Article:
Detroit museum workers spend 100-plus hours moving painting
DETROIT (AP) — Conservators at the Detroit Institute of Arts have spent dozens of hours preparing to move an enormous three-dimensional painting into storage to create space for a new display.
Anselm Kiefer’s “Das Geviert,” which was completed in 1997, is so deeply textured that conservators set aside more than 100 hours to ensure it can be safely moved and stored, The Detroit News reported.
The 24-foot-by-9-foot (730-centimeter-by-270-centimeter) artwork was installed in the institute in 2004. It’s being moved to make room for the car design exhibit “Detroit Style: Car Design in the Motor City, 1950-2020,” which is slated to open June 13.
“Das Geviert” was inspired by an ancient brick wall the German artist saw in India. Kiefer used acrylic paint, shellac, burnt clay, regular clay, charcoal, wire, straw, sand and other elements to form a complex texture.
The conservation work is essential to ensure the wall-sized painting is stable enough for an art handler to move it, said Becca Goodman, painting conservator at the Detroit Art Institute.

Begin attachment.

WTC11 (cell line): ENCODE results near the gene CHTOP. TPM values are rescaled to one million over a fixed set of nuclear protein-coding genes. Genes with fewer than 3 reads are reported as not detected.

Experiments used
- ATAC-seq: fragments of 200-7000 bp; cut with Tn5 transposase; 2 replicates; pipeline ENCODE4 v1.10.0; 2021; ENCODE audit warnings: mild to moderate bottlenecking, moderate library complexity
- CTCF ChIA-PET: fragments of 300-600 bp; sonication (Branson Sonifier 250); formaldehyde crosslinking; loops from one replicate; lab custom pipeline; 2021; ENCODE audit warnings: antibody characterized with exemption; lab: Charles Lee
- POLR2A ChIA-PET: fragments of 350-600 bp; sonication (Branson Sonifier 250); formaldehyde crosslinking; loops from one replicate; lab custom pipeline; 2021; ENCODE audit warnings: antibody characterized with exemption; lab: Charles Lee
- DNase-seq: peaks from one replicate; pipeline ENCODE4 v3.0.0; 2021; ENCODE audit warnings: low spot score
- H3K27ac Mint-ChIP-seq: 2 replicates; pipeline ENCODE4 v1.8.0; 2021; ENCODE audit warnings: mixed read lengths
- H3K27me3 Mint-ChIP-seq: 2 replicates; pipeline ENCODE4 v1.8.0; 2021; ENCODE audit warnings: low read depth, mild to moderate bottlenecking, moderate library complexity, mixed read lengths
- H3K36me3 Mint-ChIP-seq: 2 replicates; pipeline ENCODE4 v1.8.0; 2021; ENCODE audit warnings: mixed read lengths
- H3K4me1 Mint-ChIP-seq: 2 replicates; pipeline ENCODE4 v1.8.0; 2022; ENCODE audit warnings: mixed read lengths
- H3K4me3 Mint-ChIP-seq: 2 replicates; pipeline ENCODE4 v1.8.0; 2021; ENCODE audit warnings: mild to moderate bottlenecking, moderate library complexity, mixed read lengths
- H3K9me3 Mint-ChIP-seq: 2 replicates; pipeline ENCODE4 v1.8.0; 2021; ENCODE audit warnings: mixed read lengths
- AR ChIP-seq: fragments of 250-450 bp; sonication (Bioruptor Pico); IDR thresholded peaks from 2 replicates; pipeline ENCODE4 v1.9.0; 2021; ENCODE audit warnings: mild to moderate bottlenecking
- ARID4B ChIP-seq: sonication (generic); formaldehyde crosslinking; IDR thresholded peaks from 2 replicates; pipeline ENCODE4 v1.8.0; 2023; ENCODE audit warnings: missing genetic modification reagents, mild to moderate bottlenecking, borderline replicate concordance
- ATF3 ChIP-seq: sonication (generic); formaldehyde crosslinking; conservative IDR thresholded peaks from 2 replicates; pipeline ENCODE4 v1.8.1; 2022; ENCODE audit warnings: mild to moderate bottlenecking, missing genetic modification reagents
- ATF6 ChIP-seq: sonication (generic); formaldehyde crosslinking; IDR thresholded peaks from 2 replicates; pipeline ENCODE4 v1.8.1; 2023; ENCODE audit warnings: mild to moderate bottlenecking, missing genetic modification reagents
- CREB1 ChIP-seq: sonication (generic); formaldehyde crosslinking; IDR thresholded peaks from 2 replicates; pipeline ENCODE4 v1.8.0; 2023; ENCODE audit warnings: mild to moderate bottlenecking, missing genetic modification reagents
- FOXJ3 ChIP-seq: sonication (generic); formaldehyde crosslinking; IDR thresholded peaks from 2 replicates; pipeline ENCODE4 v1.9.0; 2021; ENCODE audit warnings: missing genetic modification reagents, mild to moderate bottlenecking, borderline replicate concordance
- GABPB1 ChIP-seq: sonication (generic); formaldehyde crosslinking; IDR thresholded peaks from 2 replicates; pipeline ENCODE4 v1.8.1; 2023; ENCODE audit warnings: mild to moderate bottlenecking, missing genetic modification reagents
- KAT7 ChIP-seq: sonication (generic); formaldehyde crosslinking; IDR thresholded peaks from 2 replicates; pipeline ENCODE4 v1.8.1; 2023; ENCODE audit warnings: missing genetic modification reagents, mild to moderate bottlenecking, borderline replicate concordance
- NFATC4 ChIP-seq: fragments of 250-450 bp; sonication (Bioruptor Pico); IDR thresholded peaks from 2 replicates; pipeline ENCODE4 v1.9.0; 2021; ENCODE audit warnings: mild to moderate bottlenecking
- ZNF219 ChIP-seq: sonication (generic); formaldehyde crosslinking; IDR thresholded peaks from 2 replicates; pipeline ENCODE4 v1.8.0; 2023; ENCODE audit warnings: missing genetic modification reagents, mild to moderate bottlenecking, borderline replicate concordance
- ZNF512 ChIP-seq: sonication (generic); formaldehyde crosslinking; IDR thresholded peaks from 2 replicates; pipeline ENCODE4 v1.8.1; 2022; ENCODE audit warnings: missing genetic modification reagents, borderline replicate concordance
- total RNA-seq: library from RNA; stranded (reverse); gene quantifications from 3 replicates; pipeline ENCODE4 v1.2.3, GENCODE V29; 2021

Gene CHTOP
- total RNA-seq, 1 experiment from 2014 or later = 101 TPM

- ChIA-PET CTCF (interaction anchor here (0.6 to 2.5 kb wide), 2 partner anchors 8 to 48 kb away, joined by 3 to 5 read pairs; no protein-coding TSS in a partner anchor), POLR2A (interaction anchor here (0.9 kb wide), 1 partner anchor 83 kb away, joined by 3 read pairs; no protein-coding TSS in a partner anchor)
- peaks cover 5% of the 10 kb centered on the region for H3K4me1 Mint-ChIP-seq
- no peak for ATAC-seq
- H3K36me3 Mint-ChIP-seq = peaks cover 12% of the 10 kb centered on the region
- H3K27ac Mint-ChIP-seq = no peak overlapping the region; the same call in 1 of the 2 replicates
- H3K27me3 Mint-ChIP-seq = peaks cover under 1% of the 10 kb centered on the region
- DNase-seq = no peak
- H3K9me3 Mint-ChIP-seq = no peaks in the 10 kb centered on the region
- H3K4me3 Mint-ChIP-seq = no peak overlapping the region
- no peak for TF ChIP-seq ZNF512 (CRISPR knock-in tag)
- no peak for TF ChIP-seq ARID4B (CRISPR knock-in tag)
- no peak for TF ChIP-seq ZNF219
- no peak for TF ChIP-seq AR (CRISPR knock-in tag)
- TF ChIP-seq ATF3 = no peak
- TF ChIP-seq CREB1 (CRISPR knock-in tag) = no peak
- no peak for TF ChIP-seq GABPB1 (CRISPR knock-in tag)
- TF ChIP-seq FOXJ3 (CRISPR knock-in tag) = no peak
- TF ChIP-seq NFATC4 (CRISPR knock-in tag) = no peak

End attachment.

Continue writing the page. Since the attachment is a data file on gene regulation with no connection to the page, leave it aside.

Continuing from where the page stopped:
“First, we dust it because dust can cause cracking if it remains on the surface,” Goodman said. “And now we’re adding an archival grade adhesive in certain places with a syringe and brush to keep the materials together.”
Goodman and Blair Bailey, a conservation fellow, spent two full days dusting the painting.
Goodman said Kiefer was apparently OK with the idea that the artwork could evolve in transit, telling the museum during installation: “If something falls off, it’s off. If it’s loose, glue it on.”
All 13 contemporary galleries will be cleared out by the end of next month, which is when the installation of the car design exhibit is set to begin.
Most of the contents of those galleries will be stored. The contemporary African American galleries will remain in place and a limited number of the collection’s greatest contemporary hits will be exhibited elsewhere,.
“It’s always a challenge to have visitors’ favorite artworks off view,” museum Director Salvador Salort-Pons said. “Several contemporary works that are important for our guided field trips will continue to be on display in other locations.”